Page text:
The night of the election, when things were looking really bad, I started up a bath and cried. I sat there for a long, long time. The optimist in me was sure that we’d see at least a couple typically red states turn blue to show that they were not going to put up with Donald Trump. I did not expect to see my own state of Minnesota, the only state that was blue during the 1984 Reagan election, a light blue. It was so fucking close. That is horrifying and heartbreaking.
The next couple days I had a lot of difficulties keeping myself from spontaneously crying. I cried at work, I cried at home. But Twitter was getting me amped up. There are so many people there who are also upset and ready to put up a fight. So many people compiling helpful resources and actionable things you can do to help. It was exciting, but I also think I jumped into it too soon. Obviously, we should not ever stop fighting for equality and protecting the environment, and all sorts of other things that are more pressing now than ever. But perhaps I should have given myself more time. A number of days after the election, I had the thought, “It’s good that nobody can really tell I’m of Jewish descent by looking at me.” Let’s read that again. It’s good that nobody can really tell I’m of Jewish descent by looking at me. It stopped me in my tracks. Nobody should ever have to think anything like this in a supposedly free country. We have come too far.
After that, I could hardly get myself to do anything. And, to be honest, I’m still struggling. I genuinely don’t think I’ve experienced feelings similar to this since my father died. I’m not trying to be hyperbolic, I’m just trying to say that this despondency and hopelessness feels so much like grieving a loved one. I’m grieving the progress I thought we were making and I’m grieving all the potential steps backward our country could take and I’m grieving for the feeling of safety my friends and family have lost here.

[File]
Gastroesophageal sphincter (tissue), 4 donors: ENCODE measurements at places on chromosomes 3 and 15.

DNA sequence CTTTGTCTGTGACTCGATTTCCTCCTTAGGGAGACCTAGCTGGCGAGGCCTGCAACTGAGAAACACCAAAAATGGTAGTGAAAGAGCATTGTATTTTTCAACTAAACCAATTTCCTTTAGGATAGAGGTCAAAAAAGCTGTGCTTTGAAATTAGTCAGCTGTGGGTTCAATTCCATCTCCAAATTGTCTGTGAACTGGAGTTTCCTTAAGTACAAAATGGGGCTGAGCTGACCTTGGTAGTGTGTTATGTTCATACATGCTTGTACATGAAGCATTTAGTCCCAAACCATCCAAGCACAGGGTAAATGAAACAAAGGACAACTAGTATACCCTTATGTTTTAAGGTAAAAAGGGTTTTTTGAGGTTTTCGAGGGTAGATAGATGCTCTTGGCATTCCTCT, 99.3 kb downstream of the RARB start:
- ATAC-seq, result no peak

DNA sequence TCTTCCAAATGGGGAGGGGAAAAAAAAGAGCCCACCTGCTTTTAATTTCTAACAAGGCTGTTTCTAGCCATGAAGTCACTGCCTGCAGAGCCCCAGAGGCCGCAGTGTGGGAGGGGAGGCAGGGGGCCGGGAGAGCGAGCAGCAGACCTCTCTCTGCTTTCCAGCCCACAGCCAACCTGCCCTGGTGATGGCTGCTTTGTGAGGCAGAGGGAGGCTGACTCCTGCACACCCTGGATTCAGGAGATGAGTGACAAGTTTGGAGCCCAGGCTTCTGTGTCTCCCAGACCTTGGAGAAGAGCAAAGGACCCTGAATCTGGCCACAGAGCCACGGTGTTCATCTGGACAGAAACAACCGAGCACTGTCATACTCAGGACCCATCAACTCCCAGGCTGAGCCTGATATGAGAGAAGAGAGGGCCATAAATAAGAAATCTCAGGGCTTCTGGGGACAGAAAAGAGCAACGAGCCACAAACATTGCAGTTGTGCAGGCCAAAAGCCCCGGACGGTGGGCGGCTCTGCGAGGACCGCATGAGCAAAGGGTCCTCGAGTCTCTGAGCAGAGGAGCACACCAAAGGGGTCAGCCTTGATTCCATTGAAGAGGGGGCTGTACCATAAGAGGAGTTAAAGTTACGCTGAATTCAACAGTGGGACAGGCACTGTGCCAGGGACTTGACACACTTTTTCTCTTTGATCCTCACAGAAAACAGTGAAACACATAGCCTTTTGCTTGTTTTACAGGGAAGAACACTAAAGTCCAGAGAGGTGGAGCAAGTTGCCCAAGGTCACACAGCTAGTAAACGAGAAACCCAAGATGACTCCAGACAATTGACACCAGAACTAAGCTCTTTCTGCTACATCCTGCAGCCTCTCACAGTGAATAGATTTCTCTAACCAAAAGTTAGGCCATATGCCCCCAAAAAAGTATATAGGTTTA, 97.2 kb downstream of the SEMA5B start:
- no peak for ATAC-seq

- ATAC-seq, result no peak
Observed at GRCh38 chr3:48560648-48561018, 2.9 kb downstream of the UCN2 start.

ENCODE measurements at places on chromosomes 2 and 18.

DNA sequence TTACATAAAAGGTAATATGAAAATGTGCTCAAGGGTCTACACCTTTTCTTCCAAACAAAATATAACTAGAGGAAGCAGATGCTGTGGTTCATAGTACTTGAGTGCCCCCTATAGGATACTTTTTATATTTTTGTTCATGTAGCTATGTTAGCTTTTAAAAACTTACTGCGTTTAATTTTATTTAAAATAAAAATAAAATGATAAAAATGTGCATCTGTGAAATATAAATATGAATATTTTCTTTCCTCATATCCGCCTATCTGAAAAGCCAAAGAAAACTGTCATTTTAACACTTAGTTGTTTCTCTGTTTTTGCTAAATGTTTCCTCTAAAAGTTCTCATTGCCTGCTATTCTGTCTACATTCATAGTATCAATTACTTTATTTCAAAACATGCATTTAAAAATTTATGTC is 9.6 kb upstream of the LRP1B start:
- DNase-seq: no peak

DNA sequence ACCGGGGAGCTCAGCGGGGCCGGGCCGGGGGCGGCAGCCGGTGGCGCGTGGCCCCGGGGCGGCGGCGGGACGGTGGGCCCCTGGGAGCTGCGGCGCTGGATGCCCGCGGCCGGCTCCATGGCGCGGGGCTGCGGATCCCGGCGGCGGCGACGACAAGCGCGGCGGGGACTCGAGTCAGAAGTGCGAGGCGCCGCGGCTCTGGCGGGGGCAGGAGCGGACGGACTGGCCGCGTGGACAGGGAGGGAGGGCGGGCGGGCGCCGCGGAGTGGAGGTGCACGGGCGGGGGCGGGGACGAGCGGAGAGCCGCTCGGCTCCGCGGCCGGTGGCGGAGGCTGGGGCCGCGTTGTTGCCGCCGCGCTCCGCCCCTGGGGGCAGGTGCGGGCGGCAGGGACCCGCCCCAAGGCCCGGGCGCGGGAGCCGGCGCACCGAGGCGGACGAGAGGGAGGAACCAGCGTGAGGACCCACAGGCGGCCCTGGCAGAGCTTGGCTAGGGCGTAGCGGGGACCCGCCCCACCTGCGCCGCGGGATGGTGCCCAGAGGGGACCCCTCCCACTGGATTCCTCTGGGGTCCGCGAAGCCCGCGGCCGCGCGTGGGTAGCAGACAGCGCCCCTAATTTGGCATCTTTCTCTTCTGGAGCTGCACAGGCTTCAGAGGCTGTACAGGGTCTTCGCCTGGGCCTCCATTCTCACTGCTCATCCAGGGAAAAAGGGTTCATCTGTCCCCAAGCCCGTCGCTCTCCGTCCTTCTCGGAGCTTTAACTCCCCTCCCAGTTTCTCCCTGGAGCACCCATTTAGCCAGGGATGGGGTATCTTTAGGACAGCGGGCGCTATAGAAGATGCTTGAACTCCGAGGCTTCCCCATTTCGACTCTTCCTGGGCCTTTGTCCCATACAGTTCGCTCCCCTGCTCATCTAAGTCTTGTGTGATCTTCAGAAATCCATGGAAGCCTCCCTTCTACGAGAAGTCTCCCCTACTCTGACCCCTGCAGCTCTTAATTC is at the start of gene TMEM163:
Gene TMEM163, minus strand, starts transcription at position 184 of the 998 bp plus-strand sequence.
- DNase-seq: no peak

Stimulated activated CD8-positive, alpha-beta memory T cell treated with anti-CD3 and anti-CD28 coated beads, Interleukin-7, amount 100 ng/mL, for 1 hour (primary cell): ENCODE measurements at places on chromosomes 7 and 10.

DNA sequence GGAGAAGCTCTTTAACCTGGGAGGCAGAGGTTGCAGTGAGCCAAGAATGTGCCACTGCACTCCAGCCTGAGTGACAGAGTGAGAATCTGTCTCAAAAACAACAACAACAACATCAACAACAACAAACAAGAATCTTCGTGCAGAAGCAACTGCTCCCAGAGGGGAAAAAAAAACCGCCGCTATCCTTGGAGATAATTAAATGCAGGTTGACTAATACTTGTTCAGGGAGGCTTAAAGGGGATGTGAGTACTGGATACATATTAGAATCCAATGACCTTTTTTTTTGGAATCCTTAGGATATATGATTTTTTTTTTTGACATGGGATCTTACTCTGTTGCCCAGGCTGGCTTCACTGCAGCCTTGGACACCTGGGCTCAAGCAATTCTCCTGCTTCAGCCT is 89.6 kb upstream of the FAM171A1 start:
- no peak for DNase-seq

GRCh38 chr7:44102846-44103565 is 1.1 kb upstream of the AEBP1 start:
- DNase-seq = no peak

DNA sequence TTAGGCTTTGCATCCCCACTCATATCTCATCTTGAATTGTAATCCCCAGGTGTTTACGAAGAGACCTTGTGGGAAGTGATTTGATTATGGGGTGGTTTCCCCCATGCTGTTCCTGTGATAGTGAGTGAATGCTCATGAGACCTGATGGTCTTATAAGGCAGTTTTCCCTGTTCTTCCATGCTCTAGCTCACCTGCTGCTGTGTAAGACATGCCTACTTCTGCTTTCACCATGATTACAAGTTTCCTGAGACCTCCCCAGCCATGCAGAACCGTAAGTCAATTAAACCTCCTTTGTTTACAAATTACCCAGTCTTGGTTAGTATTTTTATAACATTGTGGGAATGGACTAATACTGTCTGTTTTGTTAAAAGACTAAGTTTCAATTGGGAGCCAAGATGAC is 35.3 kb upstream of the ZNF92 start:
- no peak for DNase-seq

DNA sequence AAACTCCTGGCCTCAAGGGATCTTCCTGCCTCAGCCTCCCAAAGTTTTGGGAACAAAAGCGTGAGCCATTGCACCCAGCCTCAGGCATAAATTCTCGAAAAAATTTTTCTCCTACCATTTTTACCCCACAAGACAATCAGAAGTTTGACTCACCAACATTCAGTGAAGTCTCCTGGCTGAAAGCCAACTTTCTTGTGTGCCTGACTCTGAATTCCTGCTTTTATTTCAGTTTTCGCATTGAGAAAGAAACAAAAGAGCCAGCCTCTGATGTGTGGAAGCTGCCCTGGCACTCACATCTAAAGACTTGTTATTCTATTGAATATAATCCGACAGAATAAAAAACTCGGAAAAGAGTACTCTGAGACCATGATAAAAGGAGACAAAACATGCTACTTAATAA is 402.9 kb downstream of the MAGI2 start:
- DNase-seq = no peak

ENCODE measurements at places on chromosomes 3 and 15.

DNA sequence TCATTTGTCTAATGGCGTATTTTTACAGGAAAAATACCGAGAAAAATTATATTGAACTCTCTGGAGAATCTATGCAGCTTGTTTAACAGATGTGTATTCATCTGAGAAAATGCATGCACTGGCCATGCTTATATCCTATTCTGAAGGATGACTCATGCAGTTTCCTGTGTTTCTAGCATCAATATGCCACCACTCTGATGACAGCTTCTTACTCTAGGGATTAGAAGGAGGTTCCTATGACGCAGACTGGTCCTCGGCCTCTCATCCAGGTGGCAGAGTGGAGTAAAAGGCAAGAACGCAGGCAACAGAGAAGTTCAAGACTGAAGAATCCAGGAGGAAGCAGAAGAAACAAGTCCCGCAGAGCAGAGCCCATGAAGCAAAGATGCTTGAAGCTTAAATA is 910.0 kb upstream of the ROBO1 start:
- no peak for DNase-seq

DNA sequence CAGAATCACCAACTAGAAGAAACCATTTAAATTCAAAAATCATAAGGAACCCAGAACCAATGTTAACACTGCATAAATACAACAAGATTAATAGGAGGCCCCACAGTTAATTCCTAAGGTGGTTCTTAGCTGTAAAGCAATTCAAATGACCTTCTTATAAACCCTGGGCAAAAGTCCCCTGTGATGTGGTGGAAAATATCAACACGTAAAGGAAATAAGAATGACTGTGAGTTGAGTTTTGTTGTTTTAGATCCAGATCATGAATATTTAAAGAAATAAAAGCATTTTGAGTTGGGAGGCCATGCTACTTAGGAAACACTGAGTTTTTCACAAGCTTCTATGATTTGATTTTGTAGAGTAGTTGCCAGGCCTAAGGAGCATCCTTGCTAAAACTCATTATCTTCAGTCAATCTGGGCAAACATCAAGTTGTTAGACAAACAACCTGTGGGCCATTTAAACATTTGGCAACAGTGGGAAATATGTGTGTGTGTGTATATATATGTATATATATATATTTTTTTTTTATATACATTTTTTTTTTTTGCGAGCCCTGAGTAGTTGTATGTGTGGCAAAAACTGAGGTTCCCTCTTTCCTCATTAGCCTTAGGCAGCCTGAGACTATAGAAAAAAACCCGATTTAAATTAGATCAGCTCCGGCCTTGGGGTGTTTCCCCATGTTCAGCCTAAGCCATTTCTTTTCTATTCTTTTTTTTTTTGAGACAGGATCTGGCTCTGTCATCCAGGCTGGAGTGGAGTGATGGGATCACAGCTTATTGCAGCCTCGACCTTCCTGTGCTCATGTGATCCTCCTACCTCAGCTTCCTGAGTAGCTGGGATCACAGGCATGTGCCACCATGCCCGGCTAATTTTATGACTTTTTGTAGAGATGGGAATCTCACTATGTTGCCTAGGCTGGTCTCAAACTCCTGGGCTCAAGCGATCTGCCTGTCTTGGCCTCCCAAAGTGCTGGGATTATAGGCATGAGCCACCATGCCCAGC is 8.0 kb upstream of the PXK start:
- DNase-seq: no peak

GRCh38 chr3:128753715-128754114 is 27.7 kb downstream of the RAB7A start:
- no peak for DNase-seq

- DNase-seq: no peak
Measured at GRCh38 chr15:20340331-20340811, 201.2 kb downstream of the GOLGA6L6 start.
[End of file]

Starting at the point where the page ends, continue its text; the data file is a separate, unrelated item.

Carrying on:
I want to apologize to my readers for not being present and for not responding to comments. I read and appreciate them all. I want to apologize to publishers & authors who have given me copies of books to review. I haven’t read more than 50 pages in the past 3 weeks or so.
I had every intention of following along with the routines I had finally put in place for myself. Everything just sort of fell apart this month. I haven’t read, I haven’t written (sorry, NaNoWriMo), I haven’t exercised, I haven’t talked to you wonderful bookish people, I haven’t done many of the things that make me feel good and enrich my life. I’ve spent WAY too much time playing Animal Crossing (if you want to visit my town, hit me up). Now, I’m left to slowly rebuild everything I had made for myself, but now I have to navigate with some new priorities. I don’t know if I’m ready, but I want to be. I have some relatively big ideas and goals now. I’m beginning to realize what’s really important and what I’ll regret not doing in my lifetime. I’m just going to take it a day at a time, making sure to do something for myself and something for somebody else each day. It’s time to rebuild and go further.
When people say, “Don’t just sit there, do something,” they’re urging you to act. But if the quality of your being is poor—if you don’t have enough peace, understanding, and equanimity, if you still have a lot of anger and worries—then your actions will also be poor. - Thich Nhat Hanh, "How To Sit"
I’m going to get myself back to a state of normalcy and health, but only to create a strong base within myself. I will never stop fighting. I refuse to let any of this be normal.